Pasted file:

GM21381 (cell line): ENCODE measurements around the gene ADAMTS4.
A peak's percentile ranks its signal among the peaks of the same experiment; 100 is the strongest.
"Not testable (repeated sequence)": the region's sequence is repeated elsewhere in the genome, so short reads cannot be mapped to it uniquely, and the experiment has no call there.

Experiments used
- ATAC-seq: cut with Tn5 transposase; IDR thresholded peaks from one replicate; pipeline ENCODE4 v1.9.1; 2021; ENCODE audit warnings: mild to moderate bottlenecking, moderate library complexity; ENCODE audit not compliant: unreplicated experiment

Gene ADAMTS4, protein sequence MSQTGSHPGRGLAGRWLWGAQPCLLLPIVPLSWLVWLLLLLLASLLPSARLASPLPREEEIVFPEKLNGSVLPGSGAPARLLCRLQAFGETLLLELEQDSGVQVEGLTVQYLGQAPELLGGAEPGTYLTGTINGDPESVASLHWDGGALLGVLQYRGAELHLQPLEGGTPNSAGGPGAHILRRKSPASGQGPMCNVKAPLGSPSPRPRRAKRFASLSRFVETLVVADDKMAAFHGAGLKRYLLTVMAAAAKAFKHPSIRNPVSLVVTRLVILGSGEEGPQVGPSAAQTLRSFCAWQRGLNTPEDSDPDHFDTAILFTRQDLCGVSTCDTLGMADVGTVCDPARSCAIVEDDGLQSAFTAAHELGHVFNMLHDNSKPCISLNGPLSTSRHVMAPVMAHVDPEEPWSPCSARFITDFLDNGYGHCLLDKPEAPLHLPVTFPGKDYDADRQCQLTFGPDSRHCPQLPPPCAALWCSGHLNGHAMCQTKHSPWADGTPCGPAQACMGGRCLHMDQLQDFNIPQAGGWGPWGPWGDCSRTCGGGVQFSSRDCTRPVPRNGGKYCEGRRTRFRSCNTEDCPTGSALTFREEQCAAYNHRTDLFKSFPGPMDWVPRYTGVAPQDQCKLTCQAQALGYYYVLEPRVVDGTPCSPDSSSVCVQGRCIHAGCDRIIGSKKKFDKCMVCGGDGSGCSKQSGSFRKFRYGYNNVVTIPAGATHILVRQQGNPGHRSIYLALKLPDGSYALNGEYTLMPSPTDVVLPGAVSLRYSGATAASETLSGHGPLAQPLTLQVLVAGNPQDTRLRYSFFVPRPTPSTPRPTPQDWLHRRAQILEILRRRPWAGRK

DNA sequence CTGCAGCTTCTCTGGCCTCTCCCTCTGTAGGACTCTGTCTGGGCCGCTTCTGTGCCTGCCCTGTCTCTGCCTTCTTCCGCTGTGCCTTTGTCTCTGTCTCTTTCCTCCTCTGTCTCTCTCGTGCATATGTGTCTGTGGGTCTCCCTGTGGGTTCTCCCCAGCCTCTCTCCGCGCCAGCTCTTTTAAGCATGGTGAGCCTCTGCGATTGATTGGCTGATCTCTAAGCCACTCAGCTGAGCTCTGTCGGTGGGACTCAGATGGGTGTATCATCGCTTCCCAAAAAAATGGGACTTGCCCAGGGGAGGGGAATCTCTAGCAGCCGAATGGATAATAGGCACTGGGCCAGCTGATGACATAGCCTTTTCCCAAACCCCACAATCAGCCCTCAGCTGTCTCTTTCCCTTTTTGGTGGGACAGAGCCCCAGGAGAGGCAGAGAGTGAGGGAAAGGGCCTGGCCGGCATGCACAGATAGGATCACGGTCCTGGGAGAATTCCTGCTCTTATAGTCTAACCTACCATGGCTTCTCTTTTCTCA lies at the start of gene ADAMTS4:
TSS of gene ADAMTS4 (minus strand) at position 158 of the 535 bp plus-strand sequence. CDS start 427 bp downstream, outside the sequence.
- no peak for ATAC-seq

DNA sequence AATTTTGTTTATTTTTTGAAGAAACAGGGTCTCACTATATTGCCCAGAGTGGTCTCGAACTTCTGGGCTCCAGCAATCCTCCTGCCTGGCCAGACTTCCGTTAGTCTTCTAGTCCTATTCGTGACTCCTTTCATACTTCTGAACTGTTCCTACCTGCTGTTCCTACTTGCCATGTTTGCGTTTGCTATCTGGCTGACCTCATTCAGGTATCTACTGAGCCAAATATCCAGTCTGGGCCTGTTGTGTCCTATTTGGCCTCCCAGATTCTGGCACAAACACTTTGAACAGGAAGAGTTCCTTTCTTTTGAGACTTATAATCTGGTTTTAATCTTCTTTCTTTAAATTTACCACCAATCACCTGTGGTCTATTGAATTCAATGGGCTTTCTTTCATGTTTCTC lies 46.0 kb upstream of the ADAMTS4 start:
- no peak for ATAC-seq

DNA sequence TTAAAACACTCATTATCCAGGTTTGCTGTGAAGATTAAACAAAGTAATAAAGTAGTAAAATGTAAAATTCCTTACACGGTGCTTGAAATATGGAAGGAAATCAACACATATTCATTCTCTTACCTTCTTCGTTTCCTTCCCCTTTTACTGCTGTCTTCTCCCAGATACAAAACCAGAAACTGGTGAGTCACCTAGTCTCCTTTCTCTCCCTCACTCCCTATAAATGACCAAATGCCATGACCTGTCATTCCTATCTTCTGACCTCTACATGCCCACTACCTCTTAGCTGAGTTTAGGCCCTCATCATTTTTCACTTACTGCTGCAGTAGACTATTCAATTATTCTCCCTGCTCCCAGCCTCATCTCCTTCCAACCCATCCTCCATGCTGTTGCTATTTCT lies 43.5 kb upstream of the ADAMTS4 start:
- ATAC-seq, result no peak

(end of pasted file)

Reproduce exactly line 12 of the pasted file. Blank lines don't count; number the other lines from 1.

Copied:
DNA sequence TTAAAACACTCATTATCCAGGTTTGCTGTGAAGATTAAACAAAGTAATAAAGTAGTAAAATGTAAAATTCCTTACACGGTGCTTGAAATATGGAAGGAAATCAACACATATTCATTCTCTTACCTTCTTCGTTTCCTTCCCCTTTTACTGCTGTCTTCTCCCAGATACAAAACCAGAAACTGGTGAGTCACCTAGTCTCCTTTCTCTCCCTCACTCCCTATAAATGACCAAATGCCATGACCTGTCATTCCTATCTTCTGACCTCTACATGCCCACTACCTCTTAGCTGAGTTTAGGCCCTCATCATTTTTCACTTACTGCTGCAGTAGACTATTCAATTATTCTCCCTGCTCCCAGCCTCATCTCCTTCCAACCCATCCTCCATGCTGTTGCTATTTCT lies 43.5 kb upstream of the ADAMTS4 start: